Annette Brown, Lifetime The story of June Carter Cash comes to life in the…
- Posted on Mar 13th 2010 12:10PM by Nick Scott
When did you start making music?
I guess when I was two and first sang at school, but I have been singing my whole life. Then I began piano lessons at six, and at ten I fell in love with the mandolin. I have loved music my whole life, especially live music. My parents would always take me to live shows growing up.
When did you decide that bluegrass was the genre for you?
When I found the mandolin, I also found this jam in my hometown of Wimberley. Everyone was so encouraging, and that's how I fell in love with it. Though I don't know if the music I am making right now is really bluegrass.
How, then, would you describe your sound?
That's a toughie. I don't know. I mean, I guess Americana or acoustic music or even folk.
When did you realize that music is what you wanted to do for the rest of your life?
There have been a lot of those [moments], but one of the first times was when I met Chris Thile at the Old Settlers Festival. He autographed my program with "let's jam some time," and I knew I wanted to be good enough to be able to do so. He has been a great mentor. Another big moment for me was the Telluride Festival in the summer of 2007. Being up on stage looking out into audience in such a beautiful place, I realized this is what I wanted to be doing the rest of my life.
Now your MySpace lists a huge amount of influences. If you had to narrow it down to five, who would make the cut?
It's hard to narrow. Two of my top all time are Tim O'Brien and Gillian Welch. I am also greatly influenced by Darrell Scott and Chris Thile. Then, of course, there are bands like the Decemberists and Wilco, and then, of course other bands like the Beatles.
Speaking of the Beatles, who do you prefer, them or the Stones?
Wouldn't want to make anyone mad by choosing, but so far in my life I have been more influenced by the Beatles. I have listened to the Stones a ton; in fact, I got to see them when they came to Austin.
How did you come up with the title of your album?
It is a lyric from the title track. It's funny, actually, because that was one of the last songs I brought to the recording process. When I wrote it I felt that it needed to be part of the album and it really represented my music and me, and then it wound up being the title track. I think the title describes myself and the music I am trying to make; my most important focus is to never compromise my integrity and [to] be original.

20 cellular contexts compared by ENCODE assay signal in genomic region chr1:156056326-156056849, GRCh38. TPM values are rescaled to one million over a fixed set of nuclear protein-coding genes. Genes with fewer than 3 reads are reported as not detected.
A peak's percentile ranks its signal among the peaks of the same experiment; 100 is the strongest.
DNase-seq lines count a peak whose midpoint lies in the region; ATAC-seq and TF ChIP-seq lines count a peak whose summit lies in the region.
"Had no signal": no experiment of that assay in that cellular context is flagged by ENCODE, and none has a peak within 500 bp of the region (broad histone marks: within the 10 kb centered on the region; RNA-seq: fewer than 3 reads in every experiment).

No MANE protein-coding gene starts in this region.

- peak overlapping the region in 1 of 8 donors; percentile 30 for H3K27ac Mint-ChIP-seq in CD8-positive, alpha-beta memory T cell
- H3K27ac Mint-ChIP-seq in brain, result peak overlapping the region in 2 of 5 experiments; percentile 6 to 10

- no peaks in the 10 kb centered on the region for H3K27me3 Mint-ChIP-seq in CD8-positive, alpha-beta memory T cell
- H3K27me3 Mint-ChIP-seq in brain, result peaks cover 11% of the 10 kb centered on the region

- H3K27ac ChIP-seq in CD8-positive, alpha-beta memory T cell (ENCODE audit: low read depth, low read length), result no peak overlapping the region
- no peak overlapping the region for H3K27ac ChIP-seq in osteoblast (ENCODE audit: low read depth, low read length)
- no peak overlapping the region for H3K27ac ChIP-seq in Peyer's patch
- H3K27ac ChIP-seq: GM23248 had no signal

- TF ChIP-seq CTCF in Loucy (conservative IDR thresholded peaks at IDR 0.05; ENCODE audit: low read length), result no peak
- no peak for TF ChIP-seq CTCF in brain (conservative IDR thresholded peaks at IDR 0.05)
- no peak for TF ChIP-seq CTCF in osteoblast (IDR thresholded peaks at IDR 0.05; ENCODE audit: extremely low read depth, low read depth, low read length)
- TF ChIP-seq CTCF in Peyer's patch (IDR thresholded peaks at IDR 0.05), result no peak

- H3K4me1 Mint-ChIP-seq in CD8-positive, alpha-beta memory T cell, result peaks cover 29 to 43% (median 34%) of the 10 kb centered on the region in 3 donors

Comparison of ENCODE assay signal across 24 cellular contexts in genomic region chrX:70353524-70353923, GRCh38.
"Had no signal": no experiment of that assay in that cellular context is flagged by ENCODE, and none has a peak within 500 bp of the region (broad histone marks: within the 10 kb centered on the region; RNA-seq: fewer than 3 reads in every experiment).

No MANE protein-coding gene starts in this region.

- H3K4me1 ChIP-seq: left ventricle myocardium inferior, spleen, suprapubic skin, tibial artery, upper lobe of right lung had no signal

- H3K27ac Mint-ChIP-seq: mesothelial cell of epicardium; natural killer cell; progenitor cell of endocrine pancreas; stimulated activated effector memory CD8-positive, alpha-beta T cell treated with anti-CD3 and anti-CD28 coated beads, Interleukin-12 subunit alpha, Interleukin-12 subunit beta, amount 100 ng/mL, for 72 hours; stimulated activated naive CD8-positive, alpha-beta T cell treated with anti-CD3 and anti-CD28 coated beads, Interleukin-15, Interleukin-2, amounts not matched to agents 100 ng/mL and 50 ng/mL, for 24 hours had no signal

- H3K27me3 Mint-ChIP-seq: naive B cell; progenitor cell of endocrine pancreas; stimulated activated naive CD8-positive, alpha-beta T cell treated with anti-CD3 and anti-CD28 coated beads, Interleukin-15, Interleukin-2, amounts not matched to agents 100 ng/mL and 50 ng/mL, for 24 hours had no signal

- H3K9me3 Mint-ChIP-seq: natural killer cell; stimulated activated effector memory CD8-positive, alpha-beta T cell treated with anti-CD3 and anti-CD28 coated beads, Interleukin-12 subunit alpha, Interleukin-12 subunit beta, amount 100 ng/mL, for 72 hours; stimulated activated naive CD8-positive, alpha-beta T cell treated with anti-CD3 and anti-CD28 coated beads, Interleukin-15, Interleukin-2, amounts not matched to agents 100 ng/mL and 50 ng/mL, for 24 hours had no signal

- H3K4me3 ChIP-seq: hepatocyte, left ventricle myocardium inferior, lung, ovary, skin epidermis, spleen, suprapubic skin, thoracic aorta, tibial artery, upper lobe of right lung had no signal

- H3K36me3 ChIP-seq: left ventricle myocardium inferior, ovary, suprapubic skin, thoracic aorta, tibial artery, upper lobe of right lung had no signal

So you just finished up your first semester of college. How is it going so far?
It's going really well. I've learned so much. My program is Contemporary Improvisation, and it circles around developing personal style through studies of world music. Last semester, I was in a world music ensemble; the whole experience has really gotten me out of my comfort zone as a musician.
Is it a good thing?
It is one of the main reasons I wanted to study music. I wanted to study it in depth and be pushed like this.
Was this something that was lacking in the Texas Hill Country?
I feel really lucky having grown up in the area, being so close to an amazing music city. But I did want to go elsewhere; I feel like I am getting the best of both worlds.
What do you miss the most?
Honestly, Tex-Mex. I really miss it. It's also a different way of life. It's a slower pace. I love both. I love moving quickly, but I do miss the Hill Country.
Where is your favorite place to get Tex-Mex back home?
Gueros. And, of course, Trudy's it's a longtime favorite of mine.
Now will this be your first SXSW experience?
Well, growing up I always attended the festival. Last year, I played a bunch of unofficial showcases. This year will be the first time for me at the Austin Music Awards, and they moved it to Saturday this year, which really helps with me and school.
Any acts you are especially looking forward to seeing?
So many people. I'm excited about the AMA lineup. Also looking forward to seeing Black Prairie, which is the Decemberists side project.
You mentioned they are a big influence. What's your favorite album?
That's a tough one. Probably 'Crane Wife.' I really love 'Crane Wife.' I like the new stuff; I like the concept behind it all. I also like a lot of their earlier catalog.
Well, given you no stranger to the overwhelming nature of the festival, what would we find in your festival survival kit?
Definitely water and ear plugs for some of the louder shows. It does get overwhelming, but it only happens once a year and everyone is in it with you. You just have to push through.
Nick Scott is a contributor from Seed.com. Learn how you can contribute here.